Getting Your Financial Ducks In A Row Rotating Header Image

Uncertainty Abounds With ACA Implementation

English: President Barack Obama's signature on...

President Barack Obama’s signature on the health insurance reform bill at the White House, March 23, 2010. The President signed the bill with 22 different pens. (Photo credit: Wikipedia)

Several high-profile companies have recently made known that they will be directing retirees and in some cases employees to the Health Exchanges with the implementation of the Affordable Care Act (aka “Obamacare”).  How this will wind up affecting us as taxpayers is uncertain, to say the least (See the article at this link: Workers Nudged to Health Exchanges Seen Costing U.S. Taxpayers).

Since participation in the Exchanges carries the possibility of taxpayer subsidy to those with lower incomes, adding more folks to the rolls of the Exchanges will likely drive up the cost of these subsidies.  And of course, that will mean increased taxes to pay for the subsidies.

It makes sense for IBM, Time Warner and others to send the retirees to the Exchanges with a stipend, since the stipend will be less (presumably) than the cost to the company for health coverage in the long run.  Many of the retirees will (likely) fit into the subsidized categories since they are in retirement and likely have lower incomes, so a portion of the cost will certainly be subsidized.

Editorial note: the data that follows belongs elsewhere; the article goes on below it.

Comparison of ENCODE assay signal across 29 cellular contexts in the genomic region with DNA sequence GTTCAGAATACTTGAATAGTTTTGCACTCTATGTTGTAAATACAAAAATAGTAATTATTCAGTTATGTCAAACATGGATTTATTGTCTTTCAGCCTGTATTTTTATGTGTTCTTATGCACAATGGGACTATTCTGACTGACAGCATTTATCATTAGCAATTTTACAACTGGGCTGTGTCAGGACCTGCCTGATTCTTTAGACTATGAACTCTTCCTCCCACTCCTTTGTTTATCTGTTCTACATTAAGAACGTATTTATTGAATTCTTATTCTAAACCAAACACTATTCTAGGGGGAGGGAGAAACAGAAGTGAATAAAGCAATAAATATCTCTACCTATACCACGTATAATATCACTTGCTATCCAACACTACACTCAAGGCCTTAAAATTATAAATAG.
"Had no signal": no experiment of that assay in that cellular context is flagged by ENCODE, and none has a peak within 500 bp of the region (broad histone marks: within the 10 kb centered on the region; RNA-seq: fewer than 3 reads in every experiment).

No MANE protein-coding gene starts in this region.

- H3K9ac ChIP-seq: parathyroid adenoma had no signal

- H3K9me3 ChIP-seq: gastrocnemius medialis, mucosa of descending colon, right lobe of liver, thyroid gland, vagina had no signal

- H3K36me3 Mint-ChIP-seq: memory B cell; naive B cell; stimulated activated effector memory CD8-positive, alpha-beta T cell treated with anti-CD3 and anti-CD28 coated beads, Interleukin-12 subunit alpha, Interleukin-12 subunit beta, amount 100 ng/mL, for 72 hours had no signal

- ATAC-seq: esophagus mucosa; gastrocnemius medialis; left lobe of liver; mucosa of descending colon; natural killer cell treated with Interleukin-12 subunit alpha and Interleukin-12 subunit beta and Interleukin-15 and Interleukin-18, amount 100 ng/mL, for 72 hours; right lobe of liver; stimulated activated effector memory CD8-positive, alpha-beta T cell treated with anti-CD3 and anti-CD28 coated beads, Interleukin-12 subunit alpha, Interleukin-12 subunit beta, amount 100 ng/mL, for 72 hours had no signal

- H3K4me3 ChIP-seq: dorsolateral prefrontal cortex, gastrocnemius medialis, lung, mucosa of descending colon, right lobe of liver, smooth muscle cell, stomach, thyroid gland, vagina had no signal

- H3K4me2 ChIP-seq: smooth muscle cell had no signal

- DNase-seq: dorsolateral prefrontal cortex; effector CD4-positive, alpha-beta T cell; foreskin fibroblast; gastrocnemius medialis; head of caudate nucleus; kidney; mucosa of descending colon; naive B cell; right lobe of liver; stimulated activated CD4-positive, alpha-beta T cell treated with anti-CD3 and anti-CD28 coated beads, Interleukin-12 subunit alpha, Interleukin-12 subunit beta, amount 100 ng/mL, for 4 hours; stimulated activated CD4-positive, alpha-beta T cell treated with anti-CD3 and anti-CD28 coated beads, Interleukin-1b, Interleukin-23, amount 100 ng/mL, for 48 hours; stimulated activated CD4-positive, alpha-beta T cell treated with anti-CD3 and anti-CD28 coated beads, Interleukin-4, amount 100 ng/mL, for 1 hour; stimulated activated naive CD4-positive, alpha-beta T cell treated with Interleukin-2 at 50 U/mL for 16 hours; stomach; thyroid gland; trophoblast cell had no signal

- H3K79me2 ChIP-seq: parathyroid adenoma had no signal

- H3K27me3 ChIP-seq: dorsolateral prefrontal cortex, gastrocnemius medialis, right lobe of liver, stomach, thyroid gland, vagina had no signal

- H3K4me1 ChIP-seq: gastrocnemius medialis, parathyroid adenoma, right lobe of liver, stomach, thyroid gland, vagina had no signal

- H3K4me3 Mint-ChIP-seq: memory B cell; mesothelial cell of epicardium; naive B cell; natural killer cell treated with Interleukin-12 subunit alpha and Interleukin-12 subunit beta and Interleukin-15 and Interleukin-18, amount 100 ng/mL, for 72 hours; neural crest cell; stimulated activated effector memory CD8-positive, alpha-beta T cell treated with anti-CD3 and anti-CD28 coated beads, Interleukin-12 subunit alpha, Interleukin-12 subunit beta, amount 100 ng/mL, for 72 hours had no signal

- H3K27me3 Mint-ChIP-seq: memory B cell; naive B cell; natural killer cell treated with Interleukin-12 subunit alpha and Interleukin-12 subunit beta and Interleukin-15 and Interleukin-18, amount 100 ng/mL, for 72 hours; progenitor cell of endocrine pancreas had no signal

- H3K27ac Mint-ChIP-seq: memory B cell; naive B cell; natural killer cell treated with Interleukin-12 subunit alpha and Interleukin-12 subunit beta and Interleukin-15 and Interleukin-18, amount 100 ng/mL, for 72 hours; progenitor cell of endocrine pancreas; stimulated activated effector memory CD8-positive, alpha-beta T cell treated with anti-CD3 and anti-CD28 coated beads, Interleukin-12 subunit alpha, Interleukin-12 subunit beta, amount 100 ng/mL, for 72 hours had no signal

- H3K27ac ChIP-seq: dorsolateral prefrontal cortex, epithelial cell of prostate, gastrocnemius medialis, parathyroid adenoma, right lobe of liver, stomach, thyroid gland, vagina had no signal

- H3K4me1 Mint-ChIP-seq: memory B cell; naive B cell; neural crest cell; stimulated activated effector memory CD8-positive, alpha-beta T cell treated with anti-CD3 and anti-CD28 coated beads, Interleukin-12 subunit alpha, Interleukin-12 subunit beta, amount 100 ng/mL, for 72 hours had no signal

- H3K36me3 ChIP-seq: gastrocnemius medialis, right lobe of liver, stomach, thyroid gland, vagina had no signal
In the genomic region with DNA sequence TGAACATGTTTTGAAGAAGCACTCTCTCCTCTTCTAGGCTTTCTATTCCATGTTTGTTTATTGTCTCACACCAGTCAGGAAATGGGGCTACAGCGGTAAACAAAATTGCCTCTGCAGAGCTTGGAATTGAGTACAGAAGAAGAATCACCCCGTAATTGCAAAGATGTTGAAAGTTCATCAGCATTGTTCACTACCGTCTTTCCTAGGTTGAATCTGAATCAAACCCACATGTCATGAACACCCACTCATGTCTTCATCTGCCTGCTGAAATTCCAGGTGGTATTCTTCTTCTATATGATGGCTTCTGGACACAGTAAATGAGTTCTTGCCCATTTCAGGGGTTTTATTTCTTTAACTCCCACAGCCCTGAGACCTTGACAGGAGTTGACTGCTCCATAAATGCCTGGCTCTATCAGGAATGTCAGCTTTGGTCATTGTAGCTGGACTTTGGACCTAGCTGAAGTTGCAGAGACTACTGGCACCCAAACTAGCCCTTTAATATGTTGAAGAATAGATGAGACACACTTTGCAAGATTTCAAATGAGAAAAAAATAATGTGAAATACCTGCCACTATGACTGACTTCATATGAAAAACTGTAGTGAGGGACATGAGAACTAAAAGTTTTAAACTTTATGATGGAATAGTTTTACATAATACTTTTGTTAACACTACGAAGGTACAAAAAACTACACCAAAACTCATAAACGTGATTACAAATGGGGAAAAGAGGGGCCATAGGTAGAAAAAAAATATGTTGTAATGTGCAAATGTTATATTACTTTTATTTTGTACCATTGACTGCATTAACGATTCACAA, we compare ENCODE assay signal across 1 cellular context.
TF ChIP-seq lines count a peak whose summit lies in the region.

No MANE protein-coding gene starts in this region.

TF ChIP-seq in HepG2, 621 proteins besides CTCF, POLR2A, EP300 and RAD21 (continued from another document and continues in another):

What do you think – is this a trend?  And what if the Exchanges become the dominant method of health insurance delivery? Would the law of large numbers eventually begin to bring down the overall costs, or will the costs spiral out of control?

Enhanced by Zemanta

One Comment

  1. Jeff says:

    In the case of IBM and Time Warner aren’t they switching from directly providing medigap insurance for their over age 65 retirees to a private Medicare exchange not the ACA exchange – which doesn’t cover those over 65?

Get involved!

Discover more from Getting Your Financial Ducks In A Row

Subscribe now to keep reading and get access to the full archive.

Continue reading